Now, we cannot hesitate to stand squarely on the side of those who are reaching for their rights, knowing that their success will bring about a world that is more peaceful, more stable, and more just.

    We have found a theme.

  • Placeholder for later news: Google-China, RMB-China, "cyber war," etc

    Why "cyber threat" is not "cyber war," plus a jazz classic about the filibuster.

    In a different world -- specifically, one in which I was going to be near a computer more than hurriedly today -- I would try to say something about the apparently-impending next crisis point in the Google-China showdown, about a similar intensifying disagreement over China's currency policies, and about the coming health care vote -- and of course about the final outcome of migrating all my email files from Outlook to Gmail. In the world I actually inhabit, here are quick links on two important topics:

    1) Cyber threat (true) versus "cyber war" (false): As I argued last month in the Atlantic, the vulnerability of computerized info systems -- which control our finances, run much of our infrastructure, and in other ways keep the modern world modern -- deserves more sustained public attention than it has gotten. But attention is different from panic; and much of what we have heard recently about the looming cyber danger has the unmistakable tone of faddish exaggeration, and "threat inflation." Threat inflation is a Beltway term of art for hyping public concern about an issue, and then transforming that fear into federal contracting dollars.

    James Lewis of the CSIS in Washington, whom I quoted several times in my story, has a very useful new essay here explaining the difference between "threat" and "war" -- starting with the basic fact that most electronic intrusions so far have been by "normal" criminals or by businesses spying on their competitors. Definitely worth reading. For a broadside against the larger concept of "cyber war," see this, in Wired.

    (Yes, I know that the title of my article was "Cyber Warriors." But, hey! 1) I'm just the writer; 2) the first half of the article talked about the Chinese military in general, or "warriors" in the normal sense; 3) the "to do" part of the article was mainly about non-bellicose, non-budget-inflating ways to deal with the problem. Plus 4) nobody's perfect!)

    2) The filibuster (bad) versus commentary on filibuster (good). There is a lot of movement in this field (and I will link to past items once our previous "category" feature for our website is restored). Soon I'll report on a recent interview I had with former Senator Bob Graham on the topic. For now, it's worth checking out yesterday's commentary by my friend Timothy Noah on CBS Sunday Morning. Bonus points to him for working in Billie Holiday's macabre Strange Fruit and explaining why that song, and not Jimmy Stewart's Mr. Smith Goes to Washington, should be the real pop-culture reference point for filibuster discussions. See his comments on embedded player, below.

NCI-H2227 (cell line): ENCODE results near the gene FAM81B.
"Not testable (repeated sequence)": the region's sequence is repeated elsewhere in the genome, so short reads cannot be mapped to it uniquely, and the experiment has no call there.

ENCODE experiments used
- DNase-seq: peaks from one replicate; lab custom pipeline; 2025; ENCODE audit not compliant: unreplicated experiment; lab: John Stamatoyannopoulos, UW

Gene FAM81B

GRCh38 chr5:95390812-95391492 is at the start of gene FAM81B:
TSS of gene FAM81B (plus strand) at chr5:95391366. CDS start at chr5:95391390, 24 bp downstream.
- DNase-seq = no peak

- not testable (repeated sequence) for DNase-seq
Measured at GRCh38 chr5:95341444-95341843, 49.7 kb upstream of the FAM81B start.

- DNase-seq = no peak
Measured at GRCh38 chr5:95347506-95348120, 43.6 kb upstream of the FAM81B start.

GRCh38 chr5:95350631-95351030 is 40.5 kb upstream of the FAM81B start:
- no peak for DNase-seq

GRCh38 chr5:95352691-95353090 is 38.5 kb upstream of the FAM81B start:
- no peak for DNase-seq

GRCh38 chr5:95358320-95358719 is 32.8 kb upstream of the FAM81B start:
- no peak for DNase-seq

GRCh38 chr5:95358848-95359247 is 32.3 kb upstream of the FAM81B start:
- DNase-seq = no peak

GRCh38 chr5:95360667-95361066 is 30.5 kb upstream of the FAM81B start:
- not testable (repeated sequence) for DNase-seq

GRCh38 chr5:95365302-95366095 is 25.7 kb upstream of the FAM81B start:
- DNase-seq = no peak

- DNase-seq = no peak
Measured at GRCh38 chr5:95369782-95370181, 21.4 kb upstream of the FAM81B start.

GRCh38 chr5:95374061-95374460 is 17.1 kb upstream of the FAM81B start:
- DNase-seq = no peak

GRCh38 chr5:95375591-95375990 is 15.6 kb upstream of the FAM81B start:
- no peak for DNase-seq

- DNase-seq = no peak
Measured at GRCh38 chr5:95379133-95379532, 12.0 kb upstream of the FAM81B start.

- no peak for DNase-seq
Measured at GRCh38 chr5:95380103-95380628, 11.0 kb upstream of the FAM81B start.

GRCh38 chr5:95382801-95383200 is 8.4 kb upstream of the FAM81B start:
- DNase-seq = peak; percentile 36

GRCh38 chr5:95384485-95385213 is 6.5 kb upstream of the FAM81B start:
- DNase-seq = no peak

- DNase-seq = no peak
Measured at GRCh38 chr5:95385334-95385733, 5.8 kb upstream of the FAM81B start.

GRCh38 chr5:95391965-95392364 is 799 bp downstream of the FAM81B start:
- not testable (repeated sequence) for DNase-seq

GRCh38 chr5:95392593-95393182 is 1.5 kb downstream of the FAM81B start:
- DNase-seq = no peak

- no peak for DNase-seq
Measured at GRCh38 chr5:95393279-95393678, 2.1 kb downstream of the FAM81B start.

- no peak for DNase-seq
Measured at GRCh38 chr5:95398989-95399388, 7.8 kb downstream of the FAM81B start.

Watch CBS News Videos Online

  • FT, Economist, and me

    - Very nice brief review of my Postcards book today, by Rahul Jacob in the FT. I am grateful for his seeing just the points I was trying to make.

    - From the Economist's online site, a thought-experiment designed to show the ultimate folly of protectionism. This item has also been picked up by the Atlantic's own Andrew Sullivan.

    This isn't the place for a full discussion of the differences between the world as laid out in a first-semester ec course and the world as it actually operates. My unified field theory on the topic is in this Atlantic story, "How the World Works," from 1993.

    But this is the place to point out the basic logic error in the "thought experiment." Here's what the Economist's site said:

    "But the idiocy of the whole idea [of tariffs and protectionism] can be understood with a simple thought experiment, which I haven't seen used elsewhere.

    "If tariffs are such a good economic idea, then why stop at national boundaries? If they make everyone richer, why not have customs posts between New York and New Jersey? Cars entering and leaving the Lincoln tunnel would have to pay, on top of the toll, a surcharge on all the goods they contain. Why not, indeed, make New York and New Jersey self-sufficient in all their needs, making all their own cars, growing all their own food etc?"

    Here's the difference between commerce involving New York and New Jersey, and commerce involving, say, the U.S. and China. New York and New Jersey are in the same country. Why does this matter? Let's try a little thought experiment.